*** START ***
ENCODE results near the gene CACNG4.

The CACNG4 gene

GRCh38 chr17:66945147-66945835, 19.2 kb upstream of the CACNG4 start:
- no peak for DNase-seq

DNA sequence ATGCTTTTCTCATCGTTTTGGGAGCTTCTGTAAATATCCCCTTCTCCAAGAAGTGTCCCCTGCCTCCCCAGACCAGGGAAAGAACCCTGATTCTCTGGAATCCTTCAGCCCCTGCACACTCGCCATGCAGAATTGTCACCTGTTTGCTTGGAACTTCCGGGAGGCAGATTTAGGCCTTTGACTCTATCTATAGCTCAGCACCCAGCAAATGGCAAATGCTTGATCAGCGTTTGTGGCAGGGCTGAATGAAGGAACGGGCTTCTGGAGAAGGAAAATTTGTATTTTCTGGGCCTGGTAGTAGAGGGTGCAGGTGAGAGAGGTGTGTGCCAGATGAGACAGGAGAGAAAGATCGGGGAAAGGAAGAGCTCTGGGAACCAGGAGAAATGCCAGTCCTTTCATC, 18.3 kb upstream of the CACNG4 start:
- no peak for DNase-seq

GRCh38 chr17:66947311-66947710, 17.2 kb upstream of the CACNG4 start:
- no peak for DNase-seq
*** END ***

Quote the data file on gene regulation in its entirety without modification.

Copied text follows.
ENCODE results near the gene CACNG4.

The CACNG4 gene

GRCh38 chr17:66945147-66945835, 19.2 kb upstream of the CACNG4 start:
- no peak for DNase-seq

DNA sequence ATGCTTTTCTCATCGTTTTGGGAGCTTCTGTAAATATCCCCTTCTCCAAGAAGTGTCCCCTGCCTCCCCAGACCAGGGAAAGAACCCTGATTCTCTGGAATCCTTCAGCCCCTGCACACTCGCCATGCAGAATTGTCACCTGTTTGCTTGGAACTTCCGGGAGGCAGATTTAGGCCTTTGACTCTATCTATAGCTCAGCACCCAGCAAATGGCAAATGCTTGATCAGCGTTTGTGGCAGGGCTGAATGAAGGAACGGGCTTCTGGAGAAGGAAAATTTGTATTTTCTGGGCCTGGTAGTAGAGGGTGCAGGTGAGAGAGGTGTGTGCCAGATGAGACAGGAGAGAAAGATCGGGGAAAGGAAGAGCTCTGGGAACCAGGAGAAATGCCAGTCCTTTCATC, 18.3 kb upstream of the CACNG4 start:
- no peak for DNase-seq

GRCh38 chr17:66947311-66947710, 17.2 kb upstream of the CACNG4 start:
- no peak for DNase-seq